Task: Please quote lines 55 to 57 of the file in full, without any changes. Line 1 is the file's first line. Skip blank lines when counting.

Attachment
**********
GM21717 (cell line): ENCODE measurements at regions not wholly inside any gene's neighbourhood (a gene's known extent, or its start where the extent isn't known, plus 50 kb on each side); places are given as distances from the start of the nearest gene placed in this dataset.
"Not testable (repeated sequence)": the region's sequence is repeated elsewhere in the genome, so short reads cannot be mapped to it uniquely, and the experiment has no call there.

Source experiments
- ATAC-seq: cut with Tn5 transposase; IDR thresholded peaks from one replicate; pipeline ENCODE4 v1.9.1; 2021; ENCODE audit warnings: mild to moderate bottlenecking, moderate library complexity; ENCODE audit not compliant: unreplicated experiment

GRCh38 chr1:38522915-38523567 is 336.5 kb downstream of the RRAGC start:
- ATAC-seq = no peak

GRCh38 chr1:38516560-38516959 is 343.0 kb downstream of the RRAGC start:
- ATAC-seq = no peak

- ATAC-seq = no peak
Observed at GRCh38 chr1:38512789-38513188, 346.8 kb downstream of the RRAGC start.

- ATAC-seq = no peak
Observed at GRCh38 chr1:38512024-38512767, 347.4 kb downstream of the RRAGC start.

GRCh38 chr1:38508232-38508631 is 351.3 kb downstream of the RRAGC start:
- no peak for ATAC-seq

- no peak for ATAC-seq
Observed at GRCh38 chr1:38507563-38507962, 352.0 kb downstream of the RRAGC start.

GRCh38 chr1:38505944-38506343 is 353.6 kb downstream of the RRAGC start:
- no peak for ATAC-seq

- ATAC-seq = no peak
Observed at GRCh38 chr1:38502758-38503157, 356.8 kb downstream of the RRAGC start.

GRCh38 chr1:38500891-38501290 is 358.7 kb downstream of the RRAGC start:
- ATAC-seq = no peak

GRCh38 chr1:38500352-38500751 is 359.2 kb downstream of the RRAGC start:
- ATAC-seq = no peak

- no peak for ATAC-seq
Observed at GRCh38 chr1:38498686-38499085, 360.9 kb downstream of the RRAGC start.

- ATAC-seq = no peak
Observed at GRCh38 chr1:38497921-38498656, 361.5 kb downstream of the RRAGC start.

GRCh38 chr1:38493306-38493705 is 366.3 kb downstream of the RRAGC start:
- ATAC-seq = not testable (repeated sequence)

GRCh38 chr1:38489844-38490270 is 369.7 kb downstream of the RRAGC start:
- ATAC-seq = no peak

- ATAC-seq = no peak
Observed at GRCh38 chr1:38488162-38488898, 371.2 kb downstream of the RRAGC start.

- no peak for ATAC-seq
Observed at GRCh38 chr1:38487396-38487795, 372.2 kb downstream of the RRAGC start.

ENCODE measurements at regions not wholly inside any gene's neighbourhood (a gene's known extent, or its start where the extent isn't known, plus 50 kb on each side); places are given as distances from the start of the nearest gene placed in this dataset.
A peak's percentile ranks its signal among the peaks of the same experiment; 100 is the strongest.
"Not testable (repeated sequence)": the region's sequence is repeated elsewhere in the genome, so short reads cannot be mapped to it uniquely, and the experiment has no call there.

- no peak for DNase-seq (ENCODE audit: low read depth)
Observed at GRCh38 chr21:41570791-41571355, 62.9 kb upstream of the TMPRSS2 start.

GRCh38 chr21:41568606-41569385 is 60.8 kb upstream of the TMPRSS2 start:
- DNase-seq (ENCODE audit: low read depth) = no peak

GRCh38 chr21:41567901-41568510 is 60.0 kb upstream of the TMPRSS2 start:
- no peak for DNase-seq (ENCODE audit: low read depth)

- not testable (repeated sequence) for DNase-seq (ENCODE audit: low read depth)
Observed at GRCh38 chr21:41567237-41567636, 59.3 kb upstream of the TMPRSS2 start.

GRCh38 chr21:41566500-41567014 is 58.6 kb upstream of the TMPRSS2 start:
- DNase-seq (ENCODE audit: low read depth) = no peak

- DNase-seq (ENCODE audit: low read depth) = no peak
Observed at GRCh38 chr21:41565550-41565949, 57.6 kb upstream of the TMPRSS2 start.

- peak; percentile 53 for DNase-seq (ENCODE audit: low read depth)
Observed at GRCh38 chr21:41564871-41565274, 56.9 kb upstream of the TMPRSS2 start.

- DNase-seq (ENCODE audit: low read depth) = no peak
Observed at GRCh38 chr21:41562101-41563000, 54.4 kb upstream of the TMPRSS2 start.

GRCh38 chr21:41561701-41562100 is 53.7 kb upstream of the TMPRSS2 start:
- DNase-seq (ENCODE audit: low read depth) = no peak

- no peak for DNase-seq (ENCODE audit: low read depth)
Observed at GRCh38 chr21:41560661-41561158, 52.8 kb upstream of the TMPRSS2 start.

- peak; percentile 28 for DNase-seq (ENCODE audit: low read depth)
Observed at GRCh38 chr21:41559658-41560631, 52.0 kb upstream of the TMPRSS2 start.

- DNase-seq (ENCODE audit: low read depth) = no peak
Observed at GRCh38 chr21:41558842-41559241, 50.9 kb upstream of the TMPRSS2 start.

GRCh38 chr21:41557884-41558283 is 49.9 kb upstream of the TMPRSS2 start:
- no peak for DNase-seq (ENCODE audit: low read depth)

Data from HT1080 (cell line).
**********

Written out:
Observed at GRCh38 chr21:41562101-41563000, 54.4 kb upstream of the TMPRSS2 start.

GRCh38 chr21:41561701-41562100 is 53.7 kb upstream of the TMPRSS2 start:
- DNase-seq (ENCODE audit: low read depth) = no peak